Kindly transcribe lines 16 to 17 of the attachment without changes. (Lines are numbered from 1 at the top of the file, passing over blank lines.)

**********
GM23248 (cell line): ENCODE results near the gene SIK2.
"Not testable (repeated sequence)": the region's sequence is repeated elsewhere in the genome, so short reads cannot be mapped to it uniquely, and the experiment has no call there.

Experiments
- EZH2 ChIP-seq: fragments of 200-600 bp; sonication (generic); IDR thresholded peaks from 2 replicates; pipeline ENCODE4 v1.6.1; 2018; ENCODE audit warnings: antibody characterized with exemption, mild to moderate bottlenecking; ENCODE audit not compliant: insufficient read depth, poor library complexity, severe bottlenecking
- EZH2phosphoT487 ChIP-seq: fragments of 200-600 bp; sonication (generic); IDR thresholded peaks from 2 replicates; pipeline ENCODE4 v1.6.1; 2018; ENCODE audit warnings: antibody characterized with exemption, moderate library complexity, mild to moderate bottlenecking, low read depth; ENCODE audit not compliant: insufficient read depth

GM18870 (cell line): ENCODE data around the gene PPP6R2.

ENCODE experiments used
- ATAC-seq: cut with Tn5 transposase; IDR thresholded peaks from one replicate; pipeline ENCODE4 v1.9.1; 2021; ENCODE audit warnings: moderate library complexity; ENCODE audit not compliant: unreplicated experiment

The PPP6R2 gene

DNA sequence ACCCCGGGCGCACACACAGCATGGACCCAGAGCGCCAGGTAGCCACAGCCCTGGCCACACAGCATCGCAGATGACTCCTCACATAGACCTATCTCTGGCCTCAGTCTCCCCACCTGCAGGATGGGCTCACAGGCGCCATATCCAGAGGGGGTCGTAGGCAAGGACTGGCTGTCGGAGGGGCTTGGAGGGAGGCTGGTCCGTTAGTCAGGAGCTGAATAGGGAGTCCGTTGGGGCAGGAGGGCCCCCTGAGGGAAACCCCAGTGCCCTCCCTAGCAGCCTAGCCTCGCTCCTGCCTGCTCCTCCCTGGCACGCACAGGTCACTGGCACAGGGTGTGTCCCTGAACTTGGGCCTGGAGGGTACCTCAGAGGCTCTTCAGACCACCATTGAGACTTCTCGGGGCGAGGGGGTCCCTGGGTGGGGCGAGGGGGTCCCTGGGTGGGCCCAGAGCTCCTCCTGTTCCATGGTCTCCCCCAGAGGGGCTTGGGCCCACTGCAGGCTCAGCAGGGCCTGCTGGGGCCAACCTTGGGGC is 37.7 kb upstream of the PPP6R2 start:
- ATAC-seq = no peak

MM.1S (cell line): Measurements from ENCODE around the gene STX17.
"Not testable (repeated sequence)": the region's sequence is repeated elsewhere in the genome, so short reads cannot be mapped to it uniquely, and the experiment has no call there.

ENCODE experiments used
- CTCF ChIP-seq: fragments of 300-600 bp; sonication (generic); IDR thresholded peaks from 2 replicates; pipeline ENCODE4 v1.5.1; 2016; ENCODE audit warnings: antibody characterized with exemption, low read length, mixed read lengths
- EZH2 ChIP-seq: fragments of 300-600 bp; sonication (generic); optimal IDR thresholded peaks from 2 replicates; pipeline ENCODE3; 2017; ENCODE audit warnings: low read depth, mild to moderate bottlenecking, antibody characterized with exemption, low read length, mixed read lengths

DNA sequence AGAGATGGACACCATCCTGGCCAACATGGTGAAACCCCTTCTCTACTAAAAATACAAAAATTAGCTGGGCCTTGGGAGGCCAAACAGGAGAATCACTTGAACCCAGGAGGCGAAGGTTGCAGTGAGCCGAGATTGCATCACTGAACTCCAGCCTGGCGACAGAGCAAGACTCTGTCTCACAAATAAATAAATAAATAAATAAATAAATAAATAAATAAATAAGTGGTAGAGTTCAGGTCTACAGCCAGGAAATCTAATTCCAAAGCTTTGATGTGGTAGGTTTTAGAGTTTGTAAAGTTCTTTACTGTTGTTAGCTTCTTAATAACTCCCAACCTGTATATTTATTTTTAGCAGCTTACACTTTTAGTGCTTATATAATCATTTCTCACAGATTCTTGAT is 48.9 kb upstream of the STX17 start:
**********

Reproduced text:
- EZH2 ChIP-seq: fragments of 300-600 bp; sonication (generic); optimal IDR thresholded peaks from 2 replicates; pipeline ENCODE3; 2017; ENCODE audit warnings: low read depth, mild to moderate bottlenecking, antibody characterized with exemption, low read length, mixed read lengths

DNA sequence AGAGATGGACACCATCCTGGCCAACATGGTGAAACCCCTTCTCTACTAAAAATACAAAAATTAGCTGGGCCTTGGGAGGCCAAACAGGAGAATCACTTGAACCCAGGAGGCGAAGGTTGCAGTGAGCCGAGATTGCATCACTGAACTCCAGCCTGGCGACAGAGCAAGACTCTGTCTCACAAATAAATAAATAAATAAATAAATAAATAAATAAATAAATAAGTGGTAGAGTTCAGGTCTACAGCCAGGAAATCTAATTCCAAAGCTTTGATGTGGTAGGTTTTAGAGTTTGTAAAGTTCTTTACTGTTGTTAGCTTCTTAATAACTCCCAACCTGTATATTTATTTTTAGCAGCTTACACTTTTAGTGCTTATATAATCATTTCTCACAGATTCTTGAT is 48.9 kb upstream of the STX17 start: